Though, at the present moment, I see that my practice deepens, my defilements get weaker, and so I'm not standing on the same place. This means that "the tree of Path keeps growing". And, as it is known, you can't force it to grow faster ,)
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Re: Ordination despite of child

Postby Buckwheat » Mon Jan 09, 2012 10:53 pm

manasikara wrote:[b]If I may be blunt here, but you kind of already chose your path when you had sex with your wife / partner and got her pregnant.[/b

I couldn't agree more that the person's highest responsibility is to take care of that family, but under the right circumstances, ordination could be the best thing for the family. Unfortunately, those circumstances are probably not very common:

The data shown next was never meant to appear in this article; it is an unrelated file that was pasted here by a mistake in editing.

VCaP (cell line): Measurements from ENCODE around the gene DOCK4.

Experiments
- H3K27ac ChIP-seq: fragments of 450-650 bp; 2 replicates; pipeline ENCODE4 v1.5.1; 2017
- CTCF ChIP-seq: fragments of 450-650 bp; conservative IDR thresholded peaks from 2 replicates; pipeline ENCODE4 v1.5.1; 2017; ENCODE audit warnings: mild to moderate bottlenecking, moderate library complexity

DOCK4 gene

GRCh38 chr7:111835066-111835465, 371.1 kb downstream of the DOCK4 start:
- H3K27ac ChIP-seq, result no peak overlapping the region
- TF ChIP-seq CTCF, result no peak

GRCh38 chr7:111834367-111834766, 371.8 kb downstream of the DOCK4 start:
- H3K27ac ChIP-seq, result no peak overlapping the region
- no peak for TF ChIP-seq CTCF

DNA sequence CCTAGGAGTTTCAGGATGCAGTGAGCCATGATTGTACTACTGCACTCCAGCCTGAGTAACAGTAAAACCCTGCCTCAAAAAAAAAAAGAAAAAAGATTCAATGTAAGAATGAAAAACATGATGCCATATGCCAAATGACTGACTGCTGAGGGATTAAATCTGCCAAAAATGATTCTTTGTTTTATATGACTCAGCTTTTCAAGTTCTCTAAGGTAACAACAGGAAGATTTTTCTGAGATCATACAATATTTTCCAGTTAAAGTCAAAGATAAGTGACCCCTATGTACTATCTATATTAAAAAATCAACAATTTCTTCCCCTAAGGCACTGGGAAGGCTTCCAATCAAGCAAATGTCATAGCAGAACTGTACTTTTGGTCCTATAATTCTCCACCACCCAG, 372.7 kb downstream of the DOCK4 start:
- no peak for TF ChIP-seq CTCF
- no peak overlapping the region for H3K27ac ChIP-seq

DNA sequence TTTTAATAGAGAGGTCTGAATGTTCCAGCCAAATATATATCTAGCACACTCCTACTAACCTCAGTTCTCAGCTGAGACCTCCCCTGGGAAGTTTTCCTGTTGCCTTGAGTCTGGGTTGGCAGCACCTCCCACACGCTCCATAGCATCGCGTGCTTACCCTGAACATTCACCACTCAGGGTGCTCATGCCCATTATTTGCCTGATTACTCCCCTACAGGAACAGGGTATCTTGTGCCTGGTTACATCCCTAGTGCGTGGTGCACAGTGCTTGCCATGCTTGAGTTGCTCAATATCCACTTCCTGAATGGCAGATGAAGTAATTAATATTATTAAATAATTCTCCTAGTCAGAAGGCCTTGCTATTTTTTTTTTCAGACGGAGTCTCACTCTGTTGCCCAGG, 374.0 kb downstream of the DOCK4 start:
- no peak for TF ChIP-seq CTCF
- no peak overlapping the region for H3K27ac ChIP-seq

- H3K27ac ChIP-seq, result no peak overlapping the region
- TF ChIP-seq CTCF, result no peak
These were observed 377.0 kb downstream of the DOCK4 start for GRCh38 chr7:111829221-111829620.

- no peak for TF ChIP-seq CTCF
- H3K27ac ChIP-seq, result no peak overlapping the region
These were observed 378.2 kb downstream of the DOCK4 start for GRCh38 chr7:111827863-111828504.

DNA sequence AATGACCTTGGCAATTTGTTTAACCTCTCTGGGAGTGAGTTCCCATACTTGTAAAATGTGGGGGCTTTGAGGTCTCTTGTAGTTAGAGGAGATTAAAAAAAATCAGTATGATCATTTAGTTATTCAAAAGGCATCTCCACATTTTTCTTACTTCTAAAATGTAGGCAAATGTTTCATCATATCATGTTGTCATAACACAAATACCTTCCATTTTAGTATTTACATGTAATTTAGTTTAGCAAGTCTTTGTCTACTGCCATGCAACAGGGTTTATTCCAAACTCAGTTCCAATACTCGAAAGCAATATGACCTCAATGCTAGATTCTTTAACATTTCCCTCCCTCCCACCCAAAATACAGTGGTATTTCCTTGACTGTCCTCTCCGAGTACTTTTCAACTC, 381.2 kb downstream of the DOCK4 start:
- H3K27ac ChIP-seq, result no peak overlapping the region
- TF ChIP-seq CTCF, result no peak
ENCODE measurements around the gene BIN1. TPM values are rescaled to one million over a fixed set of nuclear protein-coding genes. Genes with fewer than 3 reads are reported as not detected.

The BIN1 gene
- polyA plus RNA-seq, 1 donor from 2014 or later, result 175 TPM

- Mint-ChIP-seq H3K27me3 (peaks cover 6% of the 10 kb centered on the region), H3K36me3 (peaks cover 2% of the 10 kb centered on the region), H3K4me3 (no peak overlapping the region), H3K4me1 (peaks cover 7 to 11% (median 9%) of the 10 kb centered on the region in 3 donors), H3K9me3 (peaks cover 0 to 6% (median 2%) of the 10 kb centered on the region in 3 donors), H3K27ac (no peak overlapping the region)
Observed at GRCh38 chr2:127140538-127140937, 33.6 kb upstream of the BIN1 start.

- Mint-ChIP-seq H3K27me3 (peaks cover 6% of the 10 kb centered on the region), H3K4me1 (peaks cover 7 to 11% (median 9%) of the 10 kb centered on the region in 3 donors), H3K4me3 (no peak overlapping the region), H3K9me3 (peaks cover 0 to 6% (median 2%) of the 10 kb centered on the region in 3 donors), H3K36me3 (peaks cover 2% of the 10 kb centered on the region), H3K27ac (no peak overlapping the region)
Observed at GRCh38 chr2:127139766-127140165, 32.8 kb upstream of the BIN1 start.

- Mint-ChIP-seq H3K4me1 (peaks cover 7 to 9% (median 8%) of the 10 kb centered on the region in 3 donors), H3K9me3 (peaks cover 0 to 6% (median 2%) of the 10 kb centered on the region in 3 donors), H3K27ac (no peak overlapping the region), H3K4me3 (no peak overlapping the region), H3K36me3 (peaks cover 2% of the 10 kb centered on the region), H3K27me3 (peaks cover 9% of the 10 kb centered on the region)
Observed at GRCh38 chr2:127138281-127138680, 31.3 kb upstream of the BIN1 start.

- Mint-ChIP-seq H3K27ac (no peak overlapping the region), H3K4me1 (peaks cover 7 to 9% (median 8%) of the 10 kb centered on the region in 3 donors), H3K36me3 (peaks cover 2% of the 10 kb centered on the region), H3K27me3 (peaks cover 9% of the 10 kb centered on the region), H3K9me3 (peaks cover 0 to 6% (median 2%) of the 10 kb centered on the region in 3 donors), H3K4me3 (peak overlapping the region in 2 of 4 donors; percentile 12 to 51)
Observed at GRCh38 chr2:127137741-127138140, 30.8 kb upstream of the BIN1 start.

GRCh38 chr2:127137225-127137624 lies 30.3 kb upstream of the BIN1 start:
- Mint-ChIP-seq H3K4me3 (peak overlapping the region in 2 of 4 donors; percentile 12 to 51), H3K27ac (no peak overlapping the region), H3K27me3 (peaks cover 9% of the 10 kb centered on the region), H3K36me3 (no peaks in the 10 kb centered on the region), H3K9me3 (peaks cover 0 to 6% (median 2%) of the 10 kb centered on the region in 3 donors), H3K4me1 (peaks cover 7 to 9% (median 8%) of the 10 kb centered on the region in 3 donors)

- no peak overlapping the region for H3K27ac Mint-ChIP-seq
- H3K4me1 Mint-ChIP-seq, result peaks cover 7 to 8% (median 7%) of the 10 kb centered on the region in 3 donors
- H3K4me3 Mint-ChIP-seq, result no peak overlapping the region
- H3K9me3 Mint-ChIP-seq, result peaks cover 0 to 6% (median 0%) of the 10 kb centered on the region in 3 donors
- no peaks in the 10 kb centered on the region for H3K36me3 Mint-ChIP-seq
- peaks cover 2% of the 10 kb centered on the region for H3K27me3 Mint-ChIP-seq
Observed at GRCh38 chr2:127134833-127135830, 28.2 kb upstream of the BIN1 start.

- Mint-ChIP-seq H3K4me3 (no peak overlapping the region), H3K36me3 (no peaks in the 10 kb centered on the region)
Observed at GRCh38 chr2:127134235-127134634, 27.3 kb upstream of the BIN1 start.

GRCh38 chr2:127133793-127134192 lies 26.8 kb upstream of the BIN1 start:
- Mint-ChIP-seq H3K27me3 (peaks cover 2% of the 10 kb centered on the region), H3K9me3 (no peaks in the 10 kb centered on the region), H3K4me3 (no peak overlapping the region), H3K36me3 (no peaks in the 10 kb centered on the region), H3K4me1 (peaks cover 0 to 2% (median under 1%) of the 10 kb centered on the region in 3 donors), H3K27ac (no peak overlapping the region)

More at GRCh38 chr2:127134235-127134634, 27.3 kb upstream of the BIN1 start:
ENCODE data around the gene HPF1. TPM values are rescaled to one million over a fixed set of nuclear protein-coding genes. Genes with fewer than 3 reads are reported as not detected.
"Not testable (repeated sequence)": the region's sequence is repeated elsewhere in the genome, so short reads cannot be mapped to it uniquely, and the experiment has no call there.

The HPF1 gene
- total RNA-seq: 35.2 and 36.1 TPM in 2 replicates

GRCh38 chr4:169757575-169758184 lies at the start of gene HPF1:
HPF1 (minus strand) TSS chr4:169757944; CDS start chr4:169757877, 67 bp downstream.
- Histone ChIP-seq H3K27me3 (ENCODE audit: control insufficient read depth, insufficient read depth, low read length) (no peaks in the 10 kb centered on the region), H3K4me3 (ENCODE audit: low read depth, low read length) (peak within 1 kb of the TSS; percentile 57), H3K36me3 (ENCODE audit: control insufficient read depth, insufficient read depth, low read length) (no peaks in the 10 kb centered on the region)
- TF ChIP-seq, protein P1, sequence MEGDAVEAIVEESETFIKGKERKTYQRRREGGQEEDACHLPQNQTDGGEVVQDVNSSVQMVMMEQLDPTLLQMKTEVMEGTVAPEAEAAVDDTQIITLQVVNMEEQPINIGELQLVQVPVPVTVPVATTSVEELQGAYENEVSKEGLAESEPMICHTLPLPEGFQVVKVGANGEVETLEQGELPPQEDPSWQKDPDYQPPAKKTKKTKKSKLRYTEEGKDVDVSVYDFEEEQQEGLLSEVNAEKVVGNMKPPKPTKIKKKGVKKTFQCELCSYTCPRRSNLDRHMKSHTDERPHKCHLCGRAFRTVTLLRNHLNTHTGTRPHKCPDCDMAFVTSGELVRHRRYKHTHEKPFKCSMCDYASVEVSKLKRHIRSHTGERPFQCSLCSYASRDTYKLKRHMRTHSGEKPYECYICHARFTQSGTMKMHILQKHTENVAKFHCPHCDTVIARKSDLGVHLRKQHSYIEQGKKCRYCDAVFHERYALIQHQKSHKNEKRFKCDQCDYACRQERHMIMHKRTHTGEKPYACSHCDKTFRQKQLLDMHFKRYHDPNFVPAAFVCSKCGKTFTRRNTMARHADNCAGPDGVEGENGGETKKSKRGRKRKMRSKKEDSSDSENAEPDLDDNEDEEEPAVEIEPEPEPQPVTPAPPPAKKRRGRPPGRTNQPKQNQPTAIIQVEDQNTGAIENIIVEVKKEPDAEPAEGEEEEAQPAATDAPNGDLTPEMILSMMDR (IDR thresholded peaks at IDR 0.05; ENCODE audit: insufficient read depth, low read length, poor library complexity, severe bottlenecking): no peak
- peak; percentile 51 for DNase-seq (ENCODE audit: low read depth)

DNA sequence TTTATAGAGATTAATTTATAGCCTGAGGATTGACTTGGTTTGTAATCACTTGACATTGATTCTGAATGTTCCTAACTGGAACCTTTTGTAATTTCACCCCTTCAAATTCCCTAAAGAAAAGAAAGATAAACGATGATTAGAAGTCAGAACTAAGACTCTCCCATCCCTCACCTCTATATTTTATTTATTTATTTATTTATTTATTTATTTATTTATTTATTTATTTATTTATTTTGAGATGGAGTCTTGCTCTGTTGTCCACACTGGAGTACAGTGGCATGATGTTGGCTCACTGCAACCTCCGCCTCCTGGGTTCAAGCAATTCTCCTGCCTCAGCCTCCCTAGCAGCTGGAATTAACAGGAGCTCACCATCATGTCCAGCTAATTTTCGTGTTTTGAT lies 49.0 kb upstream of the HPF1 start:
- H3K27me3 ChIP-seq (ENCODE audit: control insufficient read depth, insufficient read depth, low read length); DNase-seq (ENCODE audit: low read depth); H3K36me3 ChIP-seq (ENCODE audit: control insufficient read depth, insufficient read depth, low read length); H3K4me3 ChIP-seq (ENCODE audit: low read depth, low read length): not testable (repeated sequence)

a) material needs would have to be met, either through a large sum of money saved up, a commitment from a caretaker, or commitment from the monastery to help support the child. This would be hard to achieve and probably rules out ordination.

b) emotional needs would have to be met, so the monastery would have to be close to the child, with the other parent/caretaker in agreement that:
1 - They will bring the child to the monastery nearly every day for love and affection
2 - The spouse/caretaker would have to be excited about this, so that you are not hitting them with undue burden

c) If it harms the child's education or social development in any way, that would not be acceptable